The day after I killed myself, I look at my body, cold and lifeless on the double bed with the elephant print sheets. I wish I could wake her, shake her, make her see that this is a mistake, and that she has so much to live for. I wish I could show her the pain that is rippling through the community, and especially her loved ones. I wish I could show her how much she was loved by everyone she knew. I wish I could show her a glimpse of her future life in a happy marriage with beautiful children and a job that she is passionate about, but that option was quickly and impulsively taken away with a bottle of pills. I wish I could hug her and tell her that her problems are temporary, and the only way to maintain stability is to go to counseling, take your meds and to stop bottling your feelings up. I wish I could show her how much everyone cares and loves her deeply. I'm getting more desperate. I'm screaming at the top of my lungs at her to get up but she can't hear me, for she's already gone. It's too late. I'm out of breath and I'm tired of screaming. This is permanent, and she's not getting up. She's never getting up. The sun rises, the birds chirp, but I am not there to experience it.

This is the end for me, but it doesn't have to be for you.

Life is precious. Make sure that you let your loved ones know how much you care before it's too late. Know the warning signs, know how to get someone help. Be patient and understanding, it goes a long way.

To my fellow survivors- you are strong, you are brave, and you will make it through. It may seem dark and dreary now, but the sun will rise tomorrow and being the promise of a brand new day. Know when to ask for help. This is not a sign of weakness, but a sign of strength. From a survivor to another survivor, I believe in you, and know that this pain is temporary. The love that your family, friends, and community members isn't, they love you with every fiber in their being, even if it isn't said often enough. Remember that, and above all else, get help.

Crisis Hotlines:

National Suicide Prevention Hotline: 1-800-273-8255

The Trevor Project (LGBT): 1-866-488-7386

Philadelphia Behavioral Health: (215) 686-4420

Trans Lifeline (LGBT): 877-565-8860

Lifeline Crisis Chat:

Crisis Text Line: Text "GO" to 741741

Cover Image Credit: Pexels

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To The Person Who Feels Suicidal But Doesn't Want To Die

Suicidal thoughts are not black and white.

Everyone assumes that if you have suicidal thoughts that means you want to die.

Suicidal thoughts are thought of in such black-and-white terms. Either you have suicidal thoughts and you want to die, or you don't have suicidal thoughts and you want to live. What most people don't understand is there are some stuck in the gray area of those two statements, I for one am one of them.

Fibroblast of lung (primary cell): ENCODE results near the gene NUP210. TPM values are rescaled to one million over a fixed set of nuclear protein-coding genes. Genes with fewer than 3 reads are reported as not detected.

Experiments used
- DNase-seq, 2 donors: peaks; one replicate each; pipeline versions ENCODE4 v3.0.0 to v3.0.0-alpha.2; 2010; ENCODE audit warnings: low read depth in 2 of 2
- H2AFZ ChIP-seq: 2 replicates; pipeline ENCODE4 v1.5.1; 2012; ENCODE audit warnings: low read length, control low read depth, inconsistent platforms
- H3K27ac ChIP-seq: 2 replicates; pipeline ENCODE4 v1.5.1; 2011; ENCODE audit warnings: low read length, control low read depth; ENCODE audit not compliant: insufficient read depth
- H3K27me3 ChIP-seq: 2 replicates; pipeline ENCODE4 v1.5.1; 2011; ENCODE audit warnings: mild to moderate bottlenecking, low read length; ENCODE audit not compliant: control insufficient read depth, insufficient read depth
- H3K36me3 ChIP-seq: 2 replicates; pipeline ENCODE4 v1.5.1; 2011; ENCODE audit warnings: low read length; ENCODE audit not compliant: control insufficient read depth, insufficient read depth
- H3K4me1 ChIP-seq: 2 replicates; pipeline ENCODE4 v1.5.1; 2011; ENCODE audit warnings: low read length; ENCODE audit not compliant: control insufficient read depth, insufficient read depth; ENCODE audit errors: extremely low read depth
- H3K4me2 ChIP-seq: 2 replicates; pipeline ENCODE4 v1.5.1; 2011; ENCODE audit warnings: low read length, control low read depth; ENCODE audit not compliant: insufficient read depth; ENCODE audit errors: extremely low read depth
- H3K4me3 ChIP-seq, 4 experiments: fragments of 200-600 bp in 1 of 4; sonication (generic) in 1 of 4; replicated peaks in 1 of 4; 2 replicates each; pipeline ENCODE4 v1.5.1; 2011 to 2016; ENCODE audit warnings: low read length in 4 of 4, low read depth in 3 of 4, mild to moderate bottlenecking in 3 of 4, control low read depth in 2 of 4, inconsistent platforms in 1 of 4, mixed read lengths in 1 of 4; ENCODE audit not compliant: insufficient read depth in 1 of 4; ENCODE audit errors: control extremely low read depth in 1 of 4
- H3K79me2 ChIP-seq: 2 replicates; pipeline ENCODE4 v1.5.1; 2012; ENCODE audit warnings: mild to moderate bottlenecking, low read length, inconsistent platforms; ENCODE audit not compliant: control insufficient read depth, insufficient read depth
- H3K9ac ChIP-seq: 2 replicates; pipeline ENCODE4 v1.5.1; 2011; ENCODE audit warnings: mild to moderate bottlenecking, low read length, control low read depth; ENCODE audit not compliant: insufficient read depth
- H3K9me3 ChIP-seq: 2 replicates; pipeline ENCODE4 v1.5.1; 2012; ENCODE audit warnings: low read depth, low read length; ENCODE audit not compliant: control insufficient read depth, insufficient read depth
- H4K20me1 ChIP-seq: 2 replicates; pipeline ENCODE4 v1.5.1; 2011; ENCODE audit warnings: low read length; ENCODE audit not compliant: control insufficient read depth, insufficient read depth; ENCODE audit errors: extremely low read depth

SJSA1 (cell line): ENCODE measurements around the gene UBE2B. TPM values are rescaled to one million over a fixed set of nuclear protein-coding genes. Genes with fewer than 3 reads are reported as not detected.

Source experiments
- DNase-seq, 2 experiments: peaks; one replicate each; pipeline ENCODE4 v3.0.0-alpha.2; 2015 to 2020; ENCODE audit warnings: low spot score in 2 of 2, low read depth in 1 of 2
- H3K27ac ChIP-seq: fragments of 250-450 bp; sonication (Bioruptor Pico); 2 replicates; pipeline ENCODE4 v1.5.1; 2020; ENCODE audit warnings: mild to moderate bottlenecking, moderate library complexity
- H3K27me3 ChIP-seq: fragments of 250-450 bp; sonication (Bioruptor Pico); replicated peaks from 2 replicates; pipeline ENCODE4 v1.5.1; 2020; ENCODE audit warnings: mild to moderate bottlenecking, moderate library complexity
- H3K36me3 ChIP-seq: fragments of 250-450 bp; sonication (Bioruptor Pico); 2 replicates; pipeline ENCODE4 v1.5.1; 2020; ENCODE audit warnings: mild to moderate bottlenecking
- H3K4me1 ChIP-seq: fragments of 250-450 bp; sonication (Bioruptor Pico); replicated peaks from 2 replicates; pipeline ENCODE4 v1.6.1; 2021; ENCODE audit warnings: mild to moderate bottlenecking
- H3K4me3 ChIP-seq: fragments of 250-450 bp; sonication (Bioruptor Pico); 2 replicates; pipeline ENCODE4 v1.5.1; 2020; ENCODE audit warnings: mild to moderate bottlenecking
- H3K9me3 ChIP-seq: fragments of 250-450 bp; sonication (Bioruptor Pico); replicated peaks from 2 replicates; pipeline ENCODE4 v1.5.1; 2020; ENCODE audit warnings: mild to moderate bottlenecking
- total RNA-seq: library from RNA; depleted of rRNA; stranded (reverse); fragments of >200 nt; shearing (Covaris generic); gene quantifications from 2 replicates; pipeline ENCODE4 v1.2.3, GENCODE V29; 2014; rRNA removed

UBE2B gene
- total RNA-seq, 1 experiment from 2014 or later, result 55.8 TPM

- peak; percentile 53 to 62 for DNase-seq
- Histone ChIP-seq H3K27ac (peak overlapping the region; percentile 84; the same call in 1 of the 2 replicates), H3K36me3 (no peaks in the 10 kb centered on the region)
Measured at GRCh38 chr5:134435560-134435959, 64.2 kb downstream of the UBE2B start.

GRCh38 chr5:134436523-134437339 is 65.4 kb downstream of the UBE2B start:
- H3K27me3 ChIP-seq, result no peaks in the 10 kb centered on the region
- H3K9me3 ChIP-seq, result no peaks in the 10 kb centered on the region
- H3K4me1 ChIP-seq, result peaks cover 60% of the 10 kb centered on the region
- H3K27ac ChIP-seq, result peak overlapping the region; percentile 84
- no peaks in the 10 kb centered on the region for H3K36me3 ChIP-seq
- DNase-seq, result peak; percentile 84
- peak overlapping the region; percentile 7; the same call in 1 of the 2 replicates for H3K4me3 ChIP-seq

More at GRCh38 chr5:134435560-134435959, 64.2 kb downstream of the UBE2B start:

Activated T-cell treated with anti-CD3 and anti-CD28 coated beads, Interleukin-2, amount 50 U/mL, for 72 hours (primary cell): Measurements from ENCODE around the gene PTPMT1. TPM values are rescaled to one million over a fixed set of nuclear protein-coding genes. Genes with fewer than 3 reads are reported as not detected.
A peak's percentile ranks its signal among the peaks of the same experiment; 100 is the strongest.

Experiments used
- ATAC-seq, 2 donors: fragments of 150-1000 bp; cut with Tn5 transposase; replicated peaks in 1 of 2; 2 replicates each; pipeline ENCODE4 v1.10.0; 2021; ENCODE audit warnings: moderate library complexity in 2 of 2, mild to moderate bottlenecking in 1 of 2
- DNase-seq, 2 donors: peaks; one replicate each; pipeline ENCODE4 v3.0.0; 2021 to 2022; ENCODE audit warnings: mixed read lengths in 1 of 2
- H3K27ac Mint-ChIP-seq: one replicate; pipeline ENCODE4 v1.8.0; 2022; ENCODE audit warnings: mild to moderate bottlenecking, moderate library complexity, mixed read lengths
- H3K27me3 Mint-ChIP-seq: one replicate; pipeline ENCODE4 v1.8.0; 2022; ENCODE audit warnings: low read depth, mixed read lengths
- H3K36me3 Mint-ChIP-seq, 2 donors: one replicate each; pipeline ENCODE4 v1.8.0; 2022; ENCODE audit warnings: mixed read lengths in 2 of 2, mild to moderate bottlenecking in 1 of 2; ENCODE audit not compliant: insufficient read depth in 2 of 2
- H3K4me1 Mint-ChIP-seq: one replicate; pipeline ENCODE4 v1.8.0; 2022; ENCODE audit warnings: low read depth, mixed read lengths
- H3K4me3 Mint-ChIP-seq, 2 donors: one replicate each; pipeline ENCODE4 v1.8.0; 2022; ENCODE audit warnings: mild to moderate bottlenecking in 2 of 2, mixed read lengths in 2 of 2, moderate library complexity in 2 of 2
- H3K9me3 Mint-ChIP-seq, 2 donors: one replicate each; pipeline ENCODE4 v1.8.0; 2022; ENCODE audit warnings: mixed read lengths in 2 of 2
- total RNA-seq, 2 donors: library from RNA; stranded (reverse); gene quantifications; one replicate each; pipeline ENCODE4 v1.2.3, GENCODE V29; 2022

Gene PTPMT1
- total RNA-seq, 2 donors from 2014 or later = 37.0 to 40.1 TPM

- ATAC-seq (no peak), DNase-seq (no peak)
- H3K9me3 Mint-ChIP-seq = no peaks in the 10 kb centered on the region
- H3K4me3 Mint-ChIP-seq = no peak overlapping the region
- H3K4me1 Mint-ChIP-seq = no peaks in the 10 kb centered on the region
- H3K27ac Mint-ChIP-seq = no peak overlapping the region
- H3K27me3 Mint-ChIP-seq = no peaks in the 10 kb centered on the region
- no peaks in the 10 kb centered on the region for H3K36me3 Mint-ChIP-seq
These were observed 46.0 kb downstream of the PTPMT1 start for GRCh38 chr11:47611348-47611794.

I've had suicidal thoughts since I was a kid.

My first recollection of it was when I came home after school one day and got in trouble, and while I was just sitting in the dining room I kept thinking, “I wonder what it would be like to take a knife from the kitchen and just shove it into my stomach." I didn't want to die, or even hurt myself for that matter. But those thoughts haven't stopped since.

I've thought about going into the bathroom and taking every single pill I could find and just drifting to sleep and never waking back up, I've thought about hurting myself to take the pain away, just a few days ago on my way to work I thought about driving my car straight into a tree. But I didn't. Why? Because even though that urge was so strong, I didn't want to die. I still don't, I don't want my life to end.

I don't think I've ever told anyone about these feelings. I don't want others to worry because the first thing anyone thinks when you tell them you have thoughts about hurting or killing yourself is that you're absolutely going to do it and they begin to panic. Yes, I have suicidal thoughts, but I don't want to die.

It's a confusing feeling, it's a scary feeling.

When the depression takes over you feel like you aren't in control. It's like you're drowning.

Every bad memory, every single thing that hurt you, every bad thing you've ever done comes back and grabs you by the ankle and drags you back under the water just as you're about the reach the surface. It's suffocating and not being able to do anything about it.